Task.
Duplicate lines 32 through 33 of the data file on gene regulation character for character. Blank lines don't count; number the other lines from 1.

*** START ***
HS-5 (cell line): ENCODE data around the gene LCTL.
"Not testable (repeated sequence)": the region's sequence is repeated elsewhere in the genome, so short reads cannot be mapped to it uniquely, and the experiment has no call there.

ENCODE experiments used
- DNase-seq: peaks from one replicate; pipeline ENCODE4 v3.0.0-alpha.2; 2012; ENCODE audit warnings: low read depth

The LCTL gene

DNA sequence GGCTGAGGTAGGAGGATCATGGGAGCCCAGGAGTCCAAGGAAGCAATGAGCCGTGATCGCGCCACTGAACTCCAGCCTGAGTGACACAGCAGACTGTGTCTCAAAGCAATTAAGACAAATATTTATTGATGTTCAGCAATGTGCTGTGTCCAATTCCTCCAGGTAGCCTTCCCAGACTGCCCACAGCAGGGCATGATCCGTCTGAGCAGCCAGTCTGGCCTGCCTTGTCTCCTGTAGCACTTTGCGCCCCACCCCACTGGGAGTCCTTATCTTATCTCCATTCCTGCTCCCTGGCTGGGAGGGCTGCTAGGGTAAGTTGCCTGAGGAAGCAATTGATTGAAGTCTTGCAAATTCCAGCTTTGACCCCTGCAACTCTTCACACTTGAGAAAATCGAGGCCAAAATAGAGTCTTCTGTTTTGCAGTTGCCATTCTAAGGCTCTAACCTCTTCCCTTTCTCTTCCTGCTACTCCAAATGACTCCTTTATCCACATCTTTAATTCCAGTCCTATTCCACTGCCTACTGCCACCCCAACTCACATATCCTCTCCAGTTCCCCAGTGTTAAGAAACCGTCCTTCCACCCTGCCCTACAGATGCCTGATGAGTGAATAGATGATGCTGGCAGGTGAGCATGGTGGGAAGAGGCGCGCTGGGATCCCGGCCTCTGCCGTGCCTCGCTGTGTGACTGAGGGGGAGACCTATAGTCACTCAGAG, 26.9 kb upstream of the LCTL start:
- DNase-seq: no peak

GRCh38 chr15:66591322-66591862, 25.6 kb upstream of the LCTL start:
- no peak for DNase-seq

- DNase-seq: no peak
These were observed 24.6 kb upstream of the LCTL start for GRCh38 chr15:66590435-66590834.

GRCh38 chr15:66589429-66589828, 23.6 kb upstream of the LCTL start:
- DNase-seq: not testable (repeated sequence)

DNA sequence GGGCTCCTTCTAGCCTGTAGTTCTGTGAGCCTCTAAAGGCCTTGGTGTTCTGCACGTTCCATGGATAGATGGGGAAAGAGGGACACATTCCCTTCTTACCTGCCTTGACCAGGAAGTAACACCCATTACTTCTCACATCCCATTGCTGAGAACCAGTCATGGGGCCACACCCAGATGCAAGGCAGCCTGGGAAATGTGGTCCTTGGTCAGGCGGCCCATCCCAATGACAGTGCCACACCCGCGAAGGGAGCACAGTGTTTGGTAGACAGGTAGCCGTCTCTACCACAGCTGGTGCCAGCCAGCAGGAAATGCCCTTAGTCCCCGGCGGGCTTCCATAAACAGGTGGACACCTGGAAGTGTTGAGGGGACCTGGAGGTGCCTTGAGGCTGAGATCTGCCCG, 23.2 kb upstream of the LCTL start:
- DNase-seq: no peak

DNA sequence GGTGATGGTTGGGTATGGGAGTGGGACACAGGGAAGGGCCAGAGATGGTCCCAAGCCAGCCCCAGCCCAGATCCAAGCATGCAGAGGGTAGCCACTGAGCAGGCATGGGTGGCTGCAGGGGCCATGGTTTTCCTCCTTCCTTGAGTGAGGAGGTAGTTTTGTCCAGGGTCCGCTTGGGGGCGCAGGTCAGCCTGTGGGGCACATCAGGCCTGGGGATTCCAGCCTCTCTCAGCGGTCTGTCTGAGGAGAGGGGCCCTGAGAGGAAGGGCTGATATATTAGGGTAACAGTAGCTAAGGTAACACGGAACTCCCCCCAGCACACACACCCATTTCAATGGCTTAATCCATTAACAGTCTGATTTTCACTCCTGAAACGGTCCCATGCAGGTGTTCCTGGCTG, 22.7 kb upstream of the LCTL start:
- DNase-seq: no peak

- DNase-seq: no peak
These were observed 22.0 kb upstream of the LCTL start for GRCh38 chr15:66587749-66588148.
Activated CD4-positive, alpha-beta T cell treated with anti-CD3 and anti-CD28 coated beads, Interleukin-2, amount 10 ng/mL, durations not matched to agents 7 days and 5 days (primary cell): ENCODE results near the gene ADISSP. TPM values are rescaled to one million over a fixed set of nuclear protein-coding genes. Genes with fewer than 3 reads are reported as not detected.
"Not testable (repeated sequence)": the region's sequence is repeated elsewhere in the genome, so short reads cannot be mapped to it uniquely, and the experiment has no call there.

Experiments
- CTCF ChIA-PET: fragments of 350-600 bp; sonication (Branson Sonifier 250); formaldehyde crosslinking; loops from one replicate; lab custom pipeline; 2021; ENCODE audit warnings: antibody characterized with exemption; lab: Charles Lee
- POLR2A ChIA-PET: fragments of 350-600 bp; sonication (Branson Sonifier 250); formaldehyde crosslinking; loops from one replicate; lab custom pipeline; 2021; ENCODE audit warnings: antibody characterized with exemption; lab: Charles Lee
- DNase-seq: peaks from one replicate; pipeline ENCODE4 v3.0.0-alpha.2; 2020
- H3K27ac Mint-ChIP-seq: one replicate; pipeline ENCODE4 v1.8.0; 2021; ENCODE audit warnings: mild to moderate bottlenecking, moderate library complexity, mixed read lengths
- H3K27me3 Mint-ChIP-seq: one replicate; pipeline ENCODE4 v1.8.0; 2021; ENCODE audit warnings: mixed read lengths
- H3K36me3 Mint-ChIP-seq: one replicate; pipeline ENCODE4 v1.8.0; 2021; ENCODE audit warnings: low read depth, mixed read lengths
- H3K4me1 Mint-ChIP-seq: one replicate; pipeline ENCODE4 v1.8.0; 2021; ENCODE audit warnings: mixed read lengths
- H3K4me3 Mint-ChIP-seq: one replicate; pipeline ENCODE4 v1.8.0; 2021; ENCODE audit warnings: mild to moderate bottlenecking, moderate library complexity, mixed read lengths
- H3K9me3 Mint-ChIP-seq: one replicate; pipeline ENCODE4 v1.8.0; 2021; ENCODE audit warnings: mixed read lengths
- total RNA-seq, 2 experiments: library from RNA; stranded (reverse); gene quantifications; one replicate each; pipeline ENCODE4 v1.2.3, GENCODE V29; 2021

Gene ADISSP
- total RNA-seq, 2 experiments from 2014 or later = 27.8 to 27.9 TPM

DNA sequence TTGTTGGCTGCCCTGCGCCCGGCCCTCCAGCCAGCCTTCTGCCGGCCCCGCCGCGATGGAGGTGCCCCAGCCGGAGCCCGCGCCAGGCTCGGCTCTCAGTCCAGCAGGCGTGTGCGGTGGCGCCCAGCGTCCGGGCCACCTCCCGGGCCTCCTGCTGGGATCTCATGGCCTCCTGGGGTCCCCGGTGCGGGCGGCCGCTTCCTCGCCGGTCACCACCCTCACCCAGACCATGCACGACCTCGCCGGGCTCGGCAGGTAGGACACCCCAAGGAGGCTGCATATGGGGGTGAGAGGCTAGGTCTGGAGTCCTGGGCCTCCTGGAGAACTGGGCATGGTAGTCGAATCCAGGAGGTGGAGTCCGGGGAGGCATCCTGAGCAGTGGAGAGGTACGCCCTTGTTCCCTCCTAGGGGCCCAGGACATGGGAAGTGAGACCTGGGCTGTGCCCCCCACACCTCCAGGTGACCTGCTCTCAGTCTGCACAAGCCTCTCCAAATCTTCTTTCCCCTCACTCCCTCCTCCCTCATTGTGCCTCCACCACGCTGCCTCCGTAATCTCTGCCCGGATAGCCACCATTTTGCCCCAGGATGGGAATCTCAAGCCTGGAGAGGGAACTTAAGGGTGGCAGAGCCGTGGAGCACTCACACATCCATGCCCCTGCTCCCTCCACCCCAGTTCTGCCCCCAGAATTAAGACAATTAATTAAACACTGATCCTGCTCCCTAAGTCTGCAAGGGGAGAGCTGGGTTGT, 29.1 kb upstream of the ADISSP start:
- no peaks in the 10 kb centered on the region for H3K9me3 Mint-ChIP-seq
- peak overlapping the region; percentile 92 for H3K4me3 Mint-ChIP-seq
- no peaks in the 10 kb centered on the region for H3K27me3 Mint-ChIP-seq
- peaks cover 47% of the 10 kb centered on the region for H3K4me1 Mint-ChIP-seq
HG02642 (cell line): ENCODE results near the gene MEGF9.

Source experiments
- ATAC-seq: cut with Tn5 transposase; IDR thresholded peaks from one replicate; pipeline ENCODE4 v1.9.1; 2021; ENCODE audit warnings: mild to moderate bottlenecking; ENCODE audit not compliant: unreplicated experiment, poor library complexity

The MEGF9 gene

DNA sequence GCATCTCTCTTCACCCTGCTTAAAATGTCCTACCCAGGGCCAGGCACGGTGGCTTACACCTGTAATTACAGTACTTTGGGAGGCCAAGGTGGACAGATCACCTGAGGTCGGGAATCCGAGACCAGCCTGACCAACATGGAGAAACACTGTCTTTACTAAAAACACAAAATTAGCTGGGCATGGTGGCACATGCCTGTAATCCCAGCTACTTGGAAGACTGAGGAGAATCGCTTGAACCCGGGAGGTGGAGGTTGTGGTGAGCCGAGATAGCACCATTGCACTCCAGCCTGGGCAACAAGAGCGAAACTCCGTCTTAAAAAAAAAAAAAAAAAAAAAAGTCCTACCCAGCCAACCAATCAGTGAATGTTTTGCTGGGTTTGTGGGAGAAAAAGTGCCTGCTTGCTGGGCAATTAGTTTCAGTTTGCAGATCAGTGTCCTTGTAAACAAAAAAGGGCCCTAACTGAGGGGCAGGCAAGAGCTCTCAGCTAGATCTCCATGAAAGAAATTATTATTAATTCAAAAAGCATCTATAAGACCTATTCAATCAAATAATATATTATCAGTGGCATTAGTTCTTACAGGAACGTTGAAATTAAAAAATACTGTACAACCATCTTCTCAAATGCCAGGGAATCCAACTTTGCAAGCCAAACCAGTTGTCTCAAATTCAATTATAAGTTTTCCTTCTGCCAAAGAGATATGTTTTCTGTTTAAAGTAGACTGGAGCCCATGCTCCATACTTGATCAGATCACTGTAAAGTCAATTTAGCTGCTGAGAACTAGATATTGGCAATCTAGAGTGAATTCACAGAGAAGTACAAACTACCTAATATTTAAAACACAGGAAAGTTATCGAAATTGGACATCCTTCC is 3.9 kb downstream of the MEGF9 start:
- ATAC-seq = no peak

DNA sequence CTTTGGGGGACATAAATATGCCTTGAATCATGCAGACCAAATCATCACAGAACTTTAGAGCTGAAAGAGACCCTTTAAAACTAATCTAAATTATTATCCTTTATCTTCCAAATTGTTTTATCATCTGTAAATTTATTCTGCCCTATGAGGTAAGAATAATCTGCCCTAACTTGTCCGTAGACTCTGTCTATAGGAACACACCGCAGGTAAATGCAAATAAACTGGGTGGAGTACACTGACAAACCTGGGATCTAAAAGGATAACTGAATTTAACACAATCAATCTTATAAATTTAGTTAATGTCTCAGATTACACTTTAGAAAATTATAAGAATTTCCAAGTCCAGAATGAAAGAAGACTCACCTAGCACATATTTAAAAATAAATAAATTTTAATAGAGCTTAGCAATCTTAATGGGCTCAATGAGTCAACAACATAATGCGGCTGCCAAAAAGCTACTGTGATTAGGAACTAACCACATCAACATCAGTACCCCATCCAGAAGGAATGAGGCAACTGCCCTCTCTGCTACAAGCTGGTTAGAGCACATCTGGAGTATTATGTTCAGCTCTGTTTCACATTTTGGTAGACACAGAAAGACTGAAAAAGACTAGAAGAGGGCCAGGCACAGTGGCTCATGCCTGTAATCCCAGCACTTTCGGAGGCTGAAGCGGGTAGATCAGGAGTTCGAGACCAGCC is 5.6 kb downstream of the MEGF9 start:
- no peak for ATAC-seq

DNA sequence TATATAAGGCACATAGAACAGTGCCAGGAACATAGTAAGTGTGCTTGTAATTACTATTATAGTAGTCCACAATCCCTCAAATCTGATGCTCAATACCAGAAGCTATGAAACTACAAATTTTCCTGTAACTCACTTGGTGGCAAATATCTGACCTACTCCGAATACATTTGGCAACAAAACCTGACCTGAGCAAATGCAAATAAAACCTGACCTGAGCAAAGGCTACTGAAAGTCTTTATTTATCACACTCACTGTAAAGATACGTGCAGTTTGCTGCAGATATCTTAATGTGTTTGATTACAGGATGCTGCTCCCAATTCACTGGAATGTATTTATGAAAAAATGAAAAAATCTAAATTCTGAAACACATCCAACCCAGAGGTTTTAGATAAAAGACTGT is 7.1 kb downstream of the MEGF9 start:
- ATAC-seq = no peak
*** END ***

- total RNA-seq, 2 experiments: library from RNA; stranded (reverse); gene quantifications; one replicate each; pipeline ENCODE4 v1.2.3, GENCODE V29; 2021

Gene ADISSP